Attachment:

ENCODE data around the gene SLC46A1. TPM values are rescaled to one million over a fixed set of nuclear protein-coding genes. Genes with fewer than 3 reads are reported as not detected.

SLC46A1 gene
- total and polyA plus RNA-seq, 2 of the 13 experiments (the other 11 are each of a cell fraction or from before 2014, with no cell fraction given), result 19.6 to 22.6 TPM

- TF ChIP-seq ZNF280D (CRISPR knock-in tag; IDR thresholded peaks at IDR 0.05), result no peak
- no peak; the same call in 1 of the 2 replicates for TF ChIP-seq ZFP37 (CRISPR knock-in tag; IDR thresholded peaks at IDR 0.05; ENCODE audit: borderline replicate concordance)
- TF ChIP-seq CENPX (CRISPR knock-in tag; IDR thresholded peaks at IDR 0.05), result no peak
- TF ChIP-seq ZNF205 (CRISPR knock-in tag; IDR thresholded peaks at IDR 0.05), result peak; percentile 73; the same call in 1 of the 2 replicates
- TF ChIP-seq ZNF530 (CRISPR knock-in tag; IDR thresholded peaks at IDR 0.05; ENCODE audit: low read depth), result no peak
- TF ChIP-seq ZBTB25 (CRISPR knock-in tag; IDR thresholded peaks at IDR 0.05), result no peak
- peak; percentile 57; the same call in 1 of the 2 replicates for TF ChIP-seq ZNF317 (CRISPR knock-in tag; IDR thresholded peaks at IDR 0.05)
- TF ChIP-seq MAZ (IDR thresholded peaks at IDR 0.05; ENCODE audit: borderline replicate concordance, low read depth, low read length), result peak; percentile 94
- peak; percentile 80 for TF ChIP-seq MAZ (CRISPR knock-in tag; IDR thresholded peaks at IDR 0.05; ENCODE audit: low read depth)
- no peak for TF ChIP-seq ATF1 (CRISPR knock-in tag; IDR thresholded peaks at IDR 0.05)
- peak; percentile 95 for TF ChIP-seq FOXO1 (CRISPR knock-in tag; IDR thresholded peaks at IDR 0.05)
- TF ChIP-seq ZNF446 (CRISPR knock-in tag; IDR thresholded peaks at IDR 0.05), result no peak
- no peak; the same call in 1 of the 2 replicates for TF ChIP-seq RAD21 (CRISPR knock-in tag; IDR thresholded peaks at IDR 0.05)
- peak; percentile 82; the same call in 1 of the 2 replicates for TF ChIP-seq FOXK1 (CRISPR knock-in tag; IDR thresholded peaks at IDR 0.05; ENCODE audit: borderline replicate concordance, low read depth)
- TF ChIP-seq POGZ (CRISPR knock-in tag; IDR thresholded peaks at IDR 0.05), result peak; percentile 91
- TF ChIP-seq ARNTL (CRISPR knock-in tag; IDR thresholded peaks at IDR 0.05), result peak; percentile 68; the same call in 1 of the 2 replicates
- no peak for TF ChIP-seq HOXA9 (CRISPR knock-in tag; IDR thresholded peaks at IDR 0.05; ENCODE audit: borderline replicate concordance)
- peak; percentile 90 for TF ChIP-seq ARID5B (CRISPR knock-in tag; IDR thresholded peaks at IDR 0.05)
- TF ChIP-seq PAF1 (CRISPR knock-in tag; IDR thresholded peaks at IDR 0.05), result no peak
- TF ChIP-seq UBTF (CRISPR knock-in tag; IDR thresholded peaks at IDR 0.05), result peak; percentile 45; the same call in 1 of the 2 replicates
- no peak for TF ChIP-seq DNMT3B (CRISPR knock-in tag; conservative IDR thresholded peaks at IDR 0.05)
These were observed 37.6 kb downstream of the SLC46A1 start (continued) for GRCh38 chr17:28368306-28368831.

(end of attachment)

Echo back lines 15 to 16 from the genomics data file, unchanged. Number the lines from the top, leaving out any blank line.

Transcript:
- TF ChIP-seq ZNF446 (CRISPR knock-in tag; IDR thresholded peaks at IDR 0.05), result no peak
- no peak; the same call in 1 of the 2 replicates for TF ChIP-seq RAD21 (CRISPR knock-in tag; IDR thresholded peaks at IDR 0.05)